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Thursday, October 27, 2016

“The Code of the Samurai: The Spirit that Drives Japan”, by Daidoji Yuzan, translated by A.L. Sadler

108 pages, Tuttle Publishing, ISBN-13: 978-0804815352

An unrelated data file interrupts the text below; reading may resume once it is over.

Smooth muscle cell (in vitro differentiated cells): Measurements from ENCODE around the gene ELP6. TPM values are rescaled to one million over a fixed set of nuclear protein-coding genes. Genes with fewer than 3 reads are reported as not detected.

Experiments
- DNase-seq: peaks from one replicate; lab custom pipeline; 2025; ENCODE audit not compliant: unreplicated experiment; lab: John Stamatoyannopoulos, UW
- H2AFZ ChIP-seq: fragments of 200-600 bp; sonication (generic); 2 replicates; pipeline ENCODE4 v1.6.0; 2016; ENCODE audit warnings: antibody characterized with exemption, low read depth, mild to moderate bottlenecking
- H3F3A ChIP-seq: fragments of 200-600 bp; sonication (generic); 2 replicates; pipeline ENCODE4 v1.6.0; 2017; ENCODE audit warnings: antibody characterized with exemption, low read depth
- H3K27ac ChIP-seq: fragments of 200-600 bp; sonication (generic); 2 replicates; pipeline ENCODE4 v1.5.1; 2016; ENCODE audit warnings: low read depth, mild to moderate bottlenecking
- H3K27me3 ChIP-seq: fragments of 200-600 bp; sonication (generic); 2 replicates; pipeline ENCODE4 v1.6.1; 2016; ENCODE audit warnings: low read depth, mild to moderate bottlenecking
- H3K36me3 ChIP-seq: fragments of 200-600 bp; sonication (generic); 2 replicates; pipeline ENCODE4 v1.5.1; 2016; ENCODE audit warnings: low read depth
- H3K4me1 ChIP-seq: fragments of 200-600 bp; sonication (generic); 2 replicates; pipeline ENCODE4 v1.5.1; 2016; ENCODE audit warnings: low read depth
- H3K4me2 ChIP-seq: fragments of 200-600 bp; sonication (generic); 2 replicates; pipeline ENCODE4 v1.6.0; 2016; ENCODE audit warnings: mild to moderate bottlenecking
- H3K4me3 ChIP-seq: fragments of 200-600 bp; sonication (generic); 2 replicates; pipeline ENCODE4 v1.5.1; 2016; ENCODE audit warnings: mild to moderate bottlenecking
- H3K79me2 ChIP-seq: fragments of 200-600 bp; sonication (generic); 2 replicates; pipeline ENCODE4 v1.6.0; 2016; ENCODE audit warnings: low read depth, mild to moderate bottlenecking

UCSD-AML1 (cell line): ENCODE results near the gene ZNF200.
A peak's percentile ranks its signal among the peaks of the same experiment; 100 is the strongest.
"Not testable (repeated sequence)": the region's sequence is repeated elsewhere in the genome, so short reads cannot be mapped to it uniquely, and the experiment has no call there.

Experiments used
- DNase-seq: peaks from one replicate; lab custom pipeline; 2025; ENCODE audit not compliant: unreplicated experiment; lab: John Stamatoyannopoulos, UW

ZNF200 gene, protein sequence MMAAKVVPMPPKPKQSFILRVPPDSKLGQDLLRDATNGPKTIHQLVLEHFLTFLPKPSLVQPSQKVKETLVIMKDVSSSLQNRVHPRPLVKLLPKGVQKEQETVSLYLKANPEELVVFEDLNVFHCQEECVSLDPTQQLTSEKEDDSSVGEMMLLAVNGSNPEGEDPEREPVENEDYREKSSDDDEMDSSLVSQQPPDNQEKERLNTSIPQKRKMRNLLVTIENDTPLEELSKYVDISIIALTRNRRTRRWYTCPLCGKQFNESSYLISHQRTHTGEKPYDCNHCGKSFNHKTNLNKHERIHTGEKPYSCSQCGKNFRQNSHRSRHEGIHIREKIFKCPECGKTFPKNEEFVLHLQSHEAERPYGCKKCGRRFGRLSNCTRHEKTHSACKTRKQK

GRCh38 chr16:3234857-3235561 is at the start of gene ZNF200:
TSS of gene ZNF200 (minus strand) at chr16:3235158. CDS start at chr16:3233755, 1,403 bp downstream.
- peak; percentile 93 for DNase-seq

The Code of the Samurai: The Spirit that Drives Japan was originally written by Daidoji Yuzan (1639–1730), a samurai and military strategist of Edo period for the novice bushi, whom he feared would lose their basic purpose and essential character (this edition was translated by the late Arthur Lindsay Sadler, the one-time Professor of Oriental Studies at the University of Sydney, Australia). I found this book educational, comical, and well worth reading; in a hundred pages or so it taught me a lot about medieval Japan. In a time of peace – specifically, during the Tokugawa Shogunate (1603–1867) – the Samurai extended their duties into the administrative class, developing from mere warriors and attendants into philosophers, scholars, physicians and teachers, creating along the way a concise system of mental and moral training. This class influenced the country’s culture in profound ways which continue to be felt and seen in modern-day Japan. The book includes subjects ranging from education, familial duty, frugality, courtesy and respect, laziness, discretion, military service, vassalage, loyalty, and how to deal with one’s superiors. What is so invaluable about this book for the modern western reader is that it provides age-old ethical guidelines that are exceedingly practical and relevant to the present day, even to decadent foreign devils like myself. Central to the Samurai philosophy is the notion of concerning oneself daily with death; as Yuzan emphasized from the outset, “[a]s long as you keep death in mind at all times, you will also fulfil the ways of loyalty and familial duty” (in other words, everything else follows from this basic attitude: a long life and a character that will improve and virtue that will grow). This makes sense, of course, because as the author points out, when you think your time here will last, you’re inclined to take it for granted, thereby saying things you shouldn’t say and letting important matters slide because “…it can always be done tomorrow”. What I enjoyed most about this work, however, is the way in which Yuzan’s voice comes shining through in the text, even after all the years and the translation from one language to another. His condescension, his bluntness, his matter-of-fact statements, all make for a hilarious introduction to the mind of the samurai. Some of the statements that come out of Yuzan’s mouth are a world apart from what we hear in textbooks today, as he has no problem telling the student that he is lazy, a moron, a coward…unless he applies himself and becomes exactly what a warrior should be. Beneath it all, there is timeless wisdom here.

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